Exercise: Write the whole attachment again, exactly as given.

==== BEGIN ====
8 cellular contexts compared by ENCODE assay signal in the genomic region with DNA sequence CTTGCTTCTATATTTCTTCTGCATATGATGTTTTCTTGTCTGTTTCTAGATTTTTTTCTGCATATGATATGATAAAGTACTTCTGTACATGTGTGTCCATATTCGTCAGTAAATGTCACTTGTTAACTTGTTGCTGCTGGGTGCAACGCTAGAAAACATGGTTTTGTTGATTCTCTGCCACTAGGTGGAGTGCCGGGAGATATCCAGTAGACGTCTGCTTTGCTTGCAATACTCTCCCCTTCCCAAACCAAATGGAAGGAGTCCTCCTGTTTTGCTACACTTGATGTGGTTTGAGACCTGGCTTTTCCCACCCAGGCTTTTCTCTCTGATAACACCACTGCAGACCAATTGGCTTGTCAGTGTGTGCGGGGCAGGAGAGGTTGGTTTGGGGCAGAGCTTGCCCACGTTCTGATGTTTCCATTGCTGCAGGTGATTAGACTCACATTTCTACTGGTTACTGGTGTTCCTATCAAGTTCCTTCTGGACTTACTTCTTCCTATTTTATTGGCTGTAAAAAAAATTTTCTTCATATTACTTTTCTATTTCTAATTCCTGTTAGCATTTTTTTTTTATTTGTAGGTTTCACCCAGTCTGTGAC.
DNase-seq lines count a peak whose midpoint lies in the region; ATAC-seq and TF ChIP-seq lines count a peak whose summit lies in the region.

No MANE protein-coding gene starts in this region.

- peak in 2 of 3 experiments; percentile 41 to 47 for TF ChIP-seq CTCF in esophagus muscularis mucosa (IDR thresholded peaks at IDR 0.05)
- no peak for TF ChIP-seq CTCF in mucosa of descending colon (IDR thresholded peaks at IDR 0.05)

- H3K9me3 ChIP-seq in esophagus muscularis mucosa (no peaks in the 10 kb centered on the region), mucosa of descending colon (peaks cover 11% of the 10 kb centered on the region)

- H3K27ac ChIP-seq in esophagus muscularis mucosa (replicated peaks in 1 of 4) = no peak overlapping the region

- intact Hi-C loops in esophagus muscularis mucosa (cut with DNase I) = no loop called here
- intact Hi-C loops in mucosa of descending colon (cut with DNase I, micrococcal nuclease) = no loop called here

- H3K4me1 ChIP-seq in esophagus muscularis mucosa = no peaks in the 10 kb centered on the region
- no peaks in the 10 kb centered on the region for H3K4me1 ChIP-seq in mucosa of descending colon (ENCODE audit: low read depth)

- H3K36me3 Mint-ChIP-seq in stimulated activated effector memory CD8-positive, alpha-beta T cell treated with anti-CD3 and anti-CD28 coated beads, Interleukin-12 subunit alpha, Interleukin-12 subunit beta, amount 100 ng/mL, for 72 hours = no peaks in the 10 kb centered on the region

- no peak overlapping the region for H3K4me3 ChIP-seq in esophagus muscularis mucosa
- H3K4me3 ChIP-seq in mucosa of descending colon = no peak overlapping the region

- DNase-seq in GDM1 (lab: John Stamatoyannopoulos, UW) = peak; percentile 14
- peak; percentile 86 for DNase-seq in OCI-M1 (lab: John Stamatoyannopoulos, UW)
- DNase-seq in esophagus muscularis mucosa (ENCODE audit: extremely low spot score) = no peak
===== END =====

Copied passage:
8 cellular contexts compared by ENCODE assay signal in the genomic region with DNA sequence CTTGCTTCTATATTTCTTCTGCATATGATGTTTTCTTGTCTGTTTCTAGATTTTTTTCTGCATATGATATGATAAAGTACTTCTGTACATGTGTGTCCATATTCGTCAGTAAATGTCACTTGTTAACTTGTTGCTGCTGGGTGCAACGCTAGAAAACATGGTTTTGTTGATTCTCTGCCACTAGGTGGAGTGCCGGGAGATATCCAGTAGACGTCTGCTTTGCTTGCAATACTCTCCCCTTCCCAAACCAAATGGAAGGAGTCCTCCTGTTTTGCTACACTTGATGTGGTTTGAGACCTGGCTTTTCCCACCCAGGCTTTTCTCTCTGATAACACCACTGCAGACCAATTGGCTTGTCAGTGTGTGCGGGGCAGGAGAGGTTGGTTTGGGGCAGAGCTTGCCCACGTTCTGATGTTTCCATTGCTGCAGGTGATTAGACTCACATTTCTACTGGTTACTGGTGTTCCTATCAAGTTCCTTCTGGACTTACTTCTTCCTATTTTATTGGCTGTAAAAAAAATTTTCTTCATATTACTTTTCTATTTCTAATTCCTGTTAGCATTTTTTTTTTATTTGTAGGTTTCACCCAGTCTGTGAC.
DNase-seq lines count a peak whose midpoint lies in the region; ATAC-seq and TF ChIP-seq lines count a peak whose summit lies in the region.

No MANE protein-coding gene starts in this region.

- peak in 2 of 3 experiments; percentile 41 to 47 for TF ChIP-seq CTCF in esophagus muscularis mucosa (IDR thresholded peaks at IDR 0.05)
- no peak for TF ChIP-seq CTCF in mucosa of descending colon (IDR thresholded peaks at IDR 0.05)

- H3K9me3 ChIP-seq in esophagus muscularis mucosa (no peaks in the 10 kb centered on the region), mucosa of descending colon (peaks cover 11% of the 10 kb centered on the region)

- H3K27ac ChIP-seq in esophagus muscularis mucosa (replicated peaks in 1 of 4) = no peak overlapping the region

- intact Hi-C loops in esophagus muscularis mucosa (cut with DNase I) = no loop called here
- intact Hi-C loops in mucosa of descending colon (cut with DNase I, micrococcal nuclease) = no loop called here

- H3K4me1 ChIP-seq in esophagus muscularis mucosa = no peaks in the 10 kb centered on the region
- no peaks in the 10 kb centered on the region for H3K4me1 ChIP-seq in mucosa of descending colon (ENCODE audit: low read depth)

- H3K36me3 Mint-ChIP-seq in stimulated activated effector memory CD8-positive, alpha-beta T cell treated with anti-CD3 and anti-CD28 coated beads, Interleukin-12 subunit alpha, Interleukin-12 subunit beta, amount 100 ng/mL, for 72 hours = no peaks in the 10 kb centered on the region

- no peak overlapping the region for H3K4me3 ChIP-seq in esophagus muscularis mucosa
- H3K4me3 ChIP-seq in mucosa of descending colon = no peak overlapping the region

- DNase-seq in GDM1 (lab: John Stamatoyannopoulos, UW) = peak; percentile 14
- peak; percentile 86 for DNase-seq in OCI-M1 (lab: John Stamatoyannopoulos, UW)
- DNase-seq in esophagus muscularis mucosa (ENCODE audit: extremely low spot score) = no peak